First 'School Street' closure for pupils at Ecclesall Primary in Sheffield shortened due to complaints from residents
A Sheffield primary held its first ‘School Street’ event to promote ‘active travel’ but it was shortened by several hours due to residents’ complaints.
Ecclesall Primary had been planning the closure of side street Huntley Road - which is choked with traffic at school times - for months to celebrate its Platinum Active Travel Award.
HOW WAS IT GOING TO WORK?
The ‘one-off’ event, which turned the road into a playground free from the danger of cars, followed similar activities at schools across the city.
It was due to last all day, from 8.15am to 3.45pm, with just a half-hour window for cars between 9am and 9.30am.
Headteacher Emma Hardy hand delivered letters to residents on Huntley Road to inform them of the closure.
WHY WERE THE PLANS CHANGED?
But The Star has learned some complained to the school and the council, leading to a cut in its duration.
The road was closed for 45 minutes at drop-off time and two-and-a-quarter hours in the morning before reopening for three hours until pick-up time from 2.45pm to 3.30pm.
It was hailed a success.
The school’s Facebook page states: ‘Each child had the chance to play out, raising awareness of the active travel agenda and the importance of renewable energy and alternative modes of transport’.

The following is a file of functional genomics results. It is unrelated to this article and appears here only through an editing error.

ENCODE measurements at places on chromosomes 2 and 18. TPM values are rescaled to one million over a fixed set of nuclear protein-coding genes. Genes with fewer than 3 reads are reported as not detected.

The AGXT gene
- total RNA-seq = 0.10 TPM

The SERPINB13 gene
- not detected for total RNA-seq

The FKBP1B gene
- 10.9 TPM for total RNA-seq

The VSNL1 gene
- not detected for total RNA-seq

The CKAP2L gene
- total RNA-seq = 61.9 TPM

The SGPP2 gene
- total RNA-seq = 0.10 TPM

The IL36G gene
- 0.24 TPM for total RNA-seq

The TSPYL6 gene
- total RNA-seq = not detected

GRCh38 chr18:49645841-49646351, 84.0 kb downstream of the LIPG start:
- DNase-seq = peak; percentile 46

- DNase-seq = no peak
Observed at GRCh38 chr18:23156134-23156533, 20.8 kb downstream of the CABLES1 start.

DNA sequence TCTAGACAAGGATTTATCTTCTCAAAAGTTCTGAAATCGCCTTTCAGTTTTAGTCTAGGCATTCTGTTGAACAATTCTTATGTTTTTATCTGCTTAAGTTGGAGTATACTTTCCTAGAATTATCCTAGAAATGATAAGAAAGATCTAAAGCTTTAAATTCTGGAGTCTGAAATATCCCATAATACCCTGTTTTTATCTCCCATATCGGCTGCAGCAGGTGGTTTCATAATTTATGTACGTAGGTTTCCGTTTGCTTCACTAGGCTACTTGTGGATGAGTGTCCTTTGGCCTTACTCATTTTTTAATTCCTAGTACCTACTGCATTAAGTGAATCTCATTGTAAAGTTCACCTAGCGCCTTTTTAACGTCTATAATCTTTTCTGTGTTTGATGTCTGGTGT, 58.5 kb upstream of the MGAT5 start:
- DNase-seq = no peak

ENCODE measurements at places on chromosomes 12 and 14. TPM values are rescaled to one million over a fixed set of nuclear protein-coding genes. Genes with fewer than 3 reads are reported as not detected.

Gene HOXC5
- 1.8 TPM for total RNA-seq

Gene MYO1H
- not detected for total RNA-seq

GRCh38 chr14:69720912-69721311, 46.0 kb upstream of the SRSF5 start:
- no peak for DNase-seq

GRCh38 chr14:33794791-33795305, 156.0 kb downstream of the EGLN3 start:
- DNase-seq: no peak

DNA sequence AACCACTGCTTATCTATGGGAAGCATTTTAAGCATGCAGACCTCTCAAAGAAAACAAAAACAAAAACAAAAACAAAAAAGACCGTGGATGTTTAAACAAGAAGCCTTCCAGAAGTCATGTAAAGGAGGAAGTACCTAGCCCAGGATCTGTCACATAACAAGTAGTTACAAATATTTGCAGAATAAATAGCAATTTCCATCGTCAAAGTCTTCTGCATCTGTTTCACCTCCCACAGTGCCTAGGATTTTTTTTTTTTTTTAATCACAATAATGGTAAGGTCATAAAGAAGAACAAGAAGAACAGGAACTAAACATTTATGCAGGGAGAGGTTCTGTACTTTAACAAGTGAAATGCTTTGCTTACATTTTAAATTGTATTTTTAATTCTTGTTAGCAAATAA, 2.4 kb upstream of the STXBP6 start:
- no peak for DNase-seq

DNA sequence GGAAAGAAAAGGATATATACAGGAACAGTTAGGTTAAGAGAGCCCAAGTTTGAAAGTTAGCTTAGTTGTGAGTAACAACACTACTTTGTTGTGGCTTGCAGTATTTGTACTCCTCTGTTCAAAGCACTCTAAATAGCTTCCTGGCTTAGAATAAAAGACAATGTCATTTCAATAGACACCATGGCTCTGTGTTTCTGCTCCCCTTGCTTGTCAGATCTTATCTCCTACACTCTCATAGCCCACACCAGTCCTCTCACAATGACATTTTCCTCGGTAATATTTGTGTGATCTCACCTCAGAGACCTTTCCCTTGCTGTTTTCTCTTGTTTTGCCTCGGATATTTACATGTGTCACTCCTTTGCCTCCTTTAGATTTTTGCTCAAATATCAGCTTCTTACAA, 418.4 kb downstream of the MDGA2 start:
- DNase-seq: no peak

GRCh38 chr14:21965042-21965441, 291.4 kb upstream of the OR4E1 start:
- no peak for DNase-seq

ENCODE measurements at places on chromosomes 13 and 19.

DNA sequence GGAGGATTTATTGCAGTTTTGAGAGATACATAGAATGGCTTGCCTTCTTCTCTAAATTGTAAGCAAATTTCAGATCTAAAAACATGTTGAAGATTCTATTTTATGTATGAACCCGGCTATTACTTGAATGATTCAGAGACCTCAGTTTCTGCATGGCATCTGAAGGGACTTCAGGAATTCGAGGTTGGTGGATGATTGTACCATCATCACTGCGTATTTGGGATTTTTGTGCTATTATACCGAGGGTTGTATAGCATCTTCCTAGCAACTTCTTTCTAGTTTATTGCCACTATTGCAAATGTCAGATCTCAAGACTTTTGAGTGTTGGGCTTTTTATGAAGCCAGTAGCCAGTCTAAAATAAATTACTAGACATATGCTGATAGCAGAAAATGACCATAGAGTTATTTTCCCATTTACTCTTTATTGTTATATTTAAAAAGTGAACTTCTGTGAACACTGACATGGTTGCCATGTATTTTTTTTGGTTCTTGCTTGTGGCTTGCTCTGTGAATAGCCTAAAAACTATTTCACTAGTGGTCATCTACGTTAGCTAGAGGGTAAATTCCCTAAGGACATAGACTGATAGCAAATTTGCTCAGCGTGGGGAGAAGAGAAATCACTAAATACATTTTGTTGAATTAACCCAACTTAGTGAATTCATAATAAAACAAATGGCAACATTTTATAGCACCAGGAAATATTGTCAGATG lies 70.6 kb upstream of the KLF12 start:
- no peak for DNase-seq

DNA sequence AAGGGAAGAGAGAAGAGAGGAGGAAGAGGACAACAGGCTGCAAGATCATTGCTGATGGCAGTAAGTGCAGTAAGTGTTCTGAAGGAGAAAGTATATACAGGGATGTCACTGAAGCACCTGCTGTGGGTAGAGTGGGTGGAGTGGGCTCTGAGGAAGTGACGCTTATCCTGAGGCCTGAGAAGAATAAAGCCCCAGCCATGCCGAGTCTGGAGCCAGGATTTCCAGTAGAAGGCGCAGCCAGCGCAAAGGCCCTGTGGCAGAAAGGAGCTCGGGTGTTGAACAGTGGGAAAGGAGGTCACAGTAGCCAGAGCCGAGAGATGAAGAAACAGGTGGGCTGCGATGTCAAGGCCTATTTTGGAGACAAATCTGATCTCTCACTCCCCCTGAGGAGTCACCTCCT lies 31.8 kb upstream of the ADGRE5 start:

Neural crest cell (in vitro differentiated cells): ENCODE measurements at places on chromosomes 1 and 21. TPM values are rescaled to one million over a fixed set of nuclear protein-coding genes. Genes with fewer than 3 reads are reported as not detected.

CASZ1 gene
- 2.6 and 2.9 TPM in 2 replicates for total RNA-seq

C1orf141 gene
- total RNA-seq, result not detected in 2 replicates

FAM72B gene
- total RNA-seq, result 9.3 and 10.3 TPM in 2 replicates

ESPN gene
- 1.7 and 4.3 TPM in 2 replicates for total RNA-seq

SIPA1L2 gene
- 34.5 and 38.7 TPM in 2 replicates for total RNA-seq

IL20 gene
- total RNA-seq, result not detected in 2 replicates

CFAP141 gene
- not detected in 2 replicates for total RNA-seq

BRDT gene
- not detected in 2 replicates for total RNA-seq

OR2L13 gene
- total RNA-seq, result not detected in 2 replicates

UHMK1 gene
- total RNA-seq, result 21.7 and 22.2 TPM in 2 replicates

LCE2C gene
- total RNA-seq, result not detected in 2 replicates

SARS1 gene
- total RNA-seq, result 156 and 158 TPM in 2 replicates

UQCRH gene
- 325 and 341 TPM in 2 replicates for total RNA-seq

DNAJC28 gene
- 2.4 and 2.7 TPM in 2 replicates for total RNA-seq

It was organised to celebrate its Platinum Active Travel Award for encouraging parents to minimise car use.
WHAT ARE OTHER SCHOOLS DOING?
Last week, Carfield Primary in Meersbrook became one of the first in Sheffield to make it illegal to drive outside their gates at drop-off and pick-up times in an effort to make the street safer, cut pollution and encourage active travel.
The rules – which are enforced by volunteers who are mostly parents – were made permanent following a trial and mean that, unless exempt, drivers cannot travel down the street between 8am and 9.15am and between 2.30pm and 3.45pm.
Headteacher Hannan Mohammed said the majority of the community were behind it.
She added: “While initially we had a bit of a backlash, this has just now become part of the culture which is a really positive move forward. So we are really proud of how far it’s come and we hope it continues.”
In July, 10 schools were announced as trialling a scheme to limit traffic on roads outside schools.